Sister Angelique's bakery

In DRC, Roman Catholic nun has helped more than 2,000 women overcome trauma and counter the stigma attached to rape.

, | | Poverty & Development, Africa, Democratic Republic of Congo, UNHCR, Rape

Dungu, Democratic Republic of Congo - It was a momentous day for the community of Dungu, a small and dusty town in a poverty-stricken and unstable corner of northeast DRC.

Dungu and its surroundings have been affected by attacks at the hands of the Lord's Resistance Army (LRA). Congolese women and girls have been kidnapped, raped, and terrorised during a campaign that has gone on for years.

Sister Angelique Namaika, the 2013 Nansen Refugee Award laureate, has lived in Dungu since 2003.

The 48-year-old Roman Catholic nun has helped more than 2,000 women overcome their trauma, counter the stigma attached to sexual assault, and rebuild their lives. With her prize money, she opened a cooperative bakery last Friday. It will allow her to assist additional displaced women.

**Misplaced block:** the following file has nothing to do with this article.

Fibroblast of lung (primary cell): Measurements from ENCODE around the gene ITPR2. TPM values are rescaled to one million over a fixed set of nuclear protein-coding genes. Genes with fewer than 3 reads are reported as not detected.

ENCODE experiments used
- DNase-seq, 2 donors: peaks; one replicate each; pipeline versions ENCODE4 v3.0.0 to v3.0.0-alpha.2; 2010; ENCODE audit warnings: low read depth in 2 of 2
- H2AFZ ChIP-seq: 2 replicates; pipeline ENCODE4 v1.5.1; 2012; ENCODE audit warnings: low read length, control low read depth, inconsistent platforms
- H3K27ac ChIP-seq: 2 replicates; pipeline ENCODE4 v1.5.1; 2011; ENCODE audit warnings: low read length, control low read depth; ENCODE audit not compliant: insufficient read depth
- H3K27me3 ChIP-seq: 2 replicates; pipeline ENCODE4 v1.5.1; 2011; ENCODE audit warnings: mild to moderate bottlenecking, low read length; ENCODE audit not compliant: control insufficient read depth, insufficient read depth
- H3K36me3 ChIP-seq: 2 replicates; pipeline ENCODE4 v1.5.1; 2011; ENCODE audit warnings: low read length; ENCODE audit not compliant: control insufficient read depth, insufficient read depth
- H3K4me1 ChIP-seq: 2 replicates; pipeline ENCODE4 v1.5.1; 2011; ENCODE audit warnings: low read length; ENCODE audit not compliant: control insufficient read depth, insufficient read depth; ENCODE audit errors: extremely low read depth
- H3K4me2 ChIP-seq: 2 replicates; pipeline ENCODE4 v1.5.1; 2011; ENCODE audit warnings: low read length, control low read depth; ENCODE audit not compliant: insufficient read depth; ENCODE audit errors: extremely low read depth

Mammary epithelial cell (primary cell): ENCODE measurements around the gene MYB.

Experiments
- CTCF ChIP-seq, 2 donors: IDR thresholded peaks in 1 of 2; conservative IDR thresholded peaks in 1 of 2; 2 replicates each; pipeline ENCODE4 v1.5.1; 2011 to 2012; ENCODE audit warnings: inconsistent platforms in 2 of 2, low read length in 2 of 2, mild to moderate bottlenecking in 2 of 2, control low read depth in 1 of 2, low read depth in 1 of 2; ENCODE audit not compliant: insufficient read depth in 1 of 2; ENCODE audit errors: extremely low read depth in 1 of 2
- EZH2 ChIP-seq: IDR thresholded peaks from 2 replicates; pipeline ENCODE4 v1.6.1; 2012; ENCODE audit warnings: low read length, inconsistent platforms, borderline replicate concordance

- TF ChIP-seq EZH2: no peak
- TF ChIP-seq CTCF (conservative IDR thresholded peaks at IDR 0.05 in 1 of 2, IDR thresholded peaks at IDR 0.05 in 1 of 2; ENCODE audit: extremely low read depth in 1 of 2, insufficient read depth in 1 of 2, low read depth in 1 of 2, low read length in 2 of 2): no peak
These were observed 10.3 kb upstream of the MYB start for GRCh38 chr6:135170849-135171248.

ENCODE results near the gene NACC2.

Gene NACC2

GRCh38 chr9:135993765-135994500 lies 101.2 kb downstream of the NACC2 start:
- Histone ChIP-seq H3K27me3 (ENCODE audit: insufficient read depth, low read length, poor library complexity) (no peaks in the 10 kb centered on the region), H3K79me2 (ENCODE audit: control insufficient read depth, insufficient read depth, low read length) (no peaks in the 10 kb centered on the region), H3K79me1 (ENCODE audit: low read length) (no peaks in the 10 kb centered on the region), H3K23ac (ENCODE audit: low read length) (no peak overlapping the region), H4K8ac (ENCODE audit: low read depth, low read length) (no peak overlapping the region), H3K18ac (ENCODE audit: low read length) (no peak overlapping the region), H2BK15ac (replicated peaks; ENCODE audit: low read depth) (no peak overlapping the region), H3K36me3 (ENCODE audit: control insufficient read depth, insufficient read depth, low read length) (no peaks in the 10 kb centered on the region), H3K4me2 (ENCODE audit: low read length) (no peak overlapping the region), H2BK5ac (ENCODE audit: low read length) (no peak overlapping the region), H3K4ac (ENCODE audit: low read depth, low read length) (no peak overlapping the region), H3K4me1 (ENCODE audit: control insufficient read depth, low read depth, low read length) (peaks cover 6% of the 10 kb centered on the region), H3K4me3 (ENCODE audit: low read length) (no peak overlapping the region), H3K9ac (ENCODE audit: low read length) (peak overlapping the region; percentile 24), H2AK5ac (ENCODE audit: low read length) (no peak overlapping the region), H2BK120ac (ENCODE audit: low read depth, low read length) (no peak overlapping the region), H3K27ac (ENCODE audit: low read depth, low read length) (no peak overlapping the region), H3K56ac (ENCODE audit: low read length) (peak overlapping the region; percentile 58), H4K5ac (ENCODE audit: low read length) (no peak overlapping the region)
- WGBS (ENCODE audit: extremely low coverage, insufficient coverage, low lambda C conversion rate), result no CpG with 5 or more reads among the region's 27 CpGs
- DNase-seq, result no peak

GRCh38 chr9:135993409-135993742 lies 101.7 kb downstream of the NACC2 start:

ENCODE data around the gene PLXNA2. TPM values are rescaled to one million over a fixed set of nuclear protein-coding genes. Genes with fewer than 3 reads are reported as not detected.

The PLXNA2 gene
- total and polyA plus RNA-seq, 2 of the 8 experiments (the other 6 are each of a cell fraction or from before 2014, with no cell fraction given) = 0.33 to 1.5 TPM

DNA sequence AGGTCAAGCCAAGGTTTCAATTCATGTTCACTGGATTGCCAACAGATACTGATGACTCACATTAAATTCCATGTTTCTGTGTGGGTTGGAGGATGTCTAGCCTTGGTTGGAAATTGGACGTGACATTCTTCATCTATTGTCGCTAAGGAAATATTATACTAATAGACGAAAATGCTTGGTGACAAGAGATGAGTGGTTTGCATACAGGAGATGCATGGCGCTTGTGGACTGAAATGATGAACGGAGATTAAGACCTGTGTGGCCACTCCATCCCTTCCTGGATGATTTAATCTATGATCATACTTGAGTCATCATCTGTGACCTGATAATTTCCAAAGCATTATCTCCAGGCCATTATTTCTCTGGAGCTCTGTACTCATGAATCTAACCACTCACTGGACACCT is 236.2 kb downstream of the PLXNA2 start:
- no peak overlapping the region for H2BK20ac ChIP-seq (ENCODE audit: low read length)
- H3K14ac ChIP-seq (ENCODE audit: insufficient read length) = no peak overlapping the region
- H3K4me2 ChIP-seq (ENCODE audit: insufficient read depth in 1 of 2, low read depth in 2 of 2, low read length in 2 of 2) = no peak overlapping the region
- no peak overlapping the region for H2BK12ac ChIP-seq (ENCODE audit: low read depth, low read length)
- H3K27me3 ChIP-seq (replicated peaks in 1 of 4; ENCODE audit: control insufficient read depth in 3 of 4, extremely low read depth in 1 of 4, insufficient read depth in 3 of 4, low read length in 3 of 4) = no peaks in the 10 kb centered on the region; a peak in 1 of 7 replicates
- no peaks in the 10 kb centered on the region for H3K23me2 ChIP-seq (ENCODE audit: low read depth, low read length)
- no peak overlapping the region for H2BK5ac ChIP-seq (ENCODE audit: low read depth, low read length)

"I don't cry any more like I used to cry before," said Sister Angelique. "Before I was not able to buy milk for the children because I had no money. Now when I go to the shops, they give me the milk even if I can't pay immediately, because they know I will pay.

"Now I have only tears of joy. I cry only because I am happy. Before it was even difficult for us to eat. Now with the fields, we eat when we are hungry."


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